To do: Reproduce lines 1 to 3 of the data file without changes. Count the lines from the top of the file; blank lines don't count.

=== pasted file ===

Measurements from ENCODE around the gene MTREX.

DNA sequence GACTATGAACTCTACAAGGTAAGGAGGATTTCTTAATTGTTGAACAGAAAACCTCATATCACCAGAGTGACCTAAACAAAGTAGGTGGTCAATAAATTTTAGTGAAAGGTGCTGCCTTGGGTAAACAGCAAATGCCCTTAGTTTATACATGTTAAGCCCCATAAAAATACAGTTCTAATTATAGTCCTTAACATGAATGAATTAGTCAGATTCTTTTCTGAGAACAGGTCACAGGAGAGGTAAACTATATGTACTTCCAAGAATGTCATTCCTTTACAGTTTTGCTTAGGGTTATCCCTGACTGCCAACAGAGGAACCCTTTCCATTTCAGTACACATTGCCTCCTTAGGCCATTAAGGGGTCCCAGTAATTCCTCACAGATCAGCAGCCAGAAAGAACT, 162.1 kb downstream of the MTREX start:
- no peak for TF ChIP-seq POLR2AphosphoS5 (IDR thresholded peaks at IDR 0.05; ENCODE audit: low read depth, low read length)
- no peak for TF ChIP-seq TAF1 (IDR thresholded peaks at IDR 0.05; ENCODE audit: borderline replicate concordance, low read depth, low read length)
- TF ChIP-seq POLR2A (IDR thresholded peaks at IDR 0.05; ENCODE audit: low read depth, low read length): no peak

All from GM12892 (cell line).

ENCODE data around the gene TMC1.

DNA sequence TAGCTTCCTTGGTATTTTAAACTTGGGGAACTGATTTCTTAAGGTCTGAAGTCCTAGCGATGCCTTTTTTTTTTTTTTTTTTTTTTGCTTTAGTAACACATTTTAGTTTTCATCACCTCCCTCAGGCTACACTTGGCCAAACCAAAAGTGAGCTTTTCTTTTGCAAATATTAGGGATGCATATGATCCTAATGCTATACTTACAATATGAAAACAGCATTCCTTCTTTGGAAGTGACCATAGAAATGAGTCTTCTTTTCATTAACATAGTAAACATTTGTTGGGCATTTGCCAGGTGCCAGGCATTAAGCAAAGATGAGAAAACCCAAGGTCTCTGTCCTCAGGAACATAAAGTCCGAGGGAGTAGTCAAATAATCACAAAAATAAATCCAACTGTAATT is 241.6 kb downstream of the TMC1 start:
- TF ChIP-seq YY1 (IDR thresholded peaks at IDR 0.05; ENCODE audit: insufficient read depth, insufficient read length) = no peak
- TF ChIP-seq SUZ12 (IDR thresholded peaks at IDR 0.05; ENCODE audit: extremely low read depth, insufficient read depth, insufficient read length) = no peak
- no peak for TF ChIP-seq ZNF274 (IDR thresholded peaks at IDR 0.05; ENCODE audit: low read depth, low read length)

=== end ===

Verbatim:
Measurements from ENCODE around the gene MTREX.

DNA sequence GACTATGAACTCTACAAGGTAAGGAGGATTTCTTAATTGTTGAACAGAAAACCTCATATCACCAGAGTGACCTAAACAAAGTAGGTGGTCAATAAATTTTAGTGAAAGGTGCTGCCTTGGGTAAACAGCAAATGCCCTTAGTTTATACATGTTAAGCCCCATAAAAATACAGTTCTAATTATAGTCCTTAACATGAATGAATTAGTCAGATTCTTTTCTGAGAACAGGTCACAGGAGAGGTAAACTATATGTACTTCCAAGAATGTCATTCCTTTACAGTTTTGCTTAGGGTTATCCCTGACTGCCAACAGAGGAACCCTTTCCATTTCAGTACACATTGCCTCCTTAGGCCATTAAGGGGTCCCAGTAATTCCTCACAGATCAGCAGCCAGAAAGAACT, 162.1 kb downstream of the MTREX start:
- no peak for TF ChIP-seq POLR2AphosphoS5 (IDR thresholded peaks at IDR 0.05; ENCODE audit: low read depth, low read length)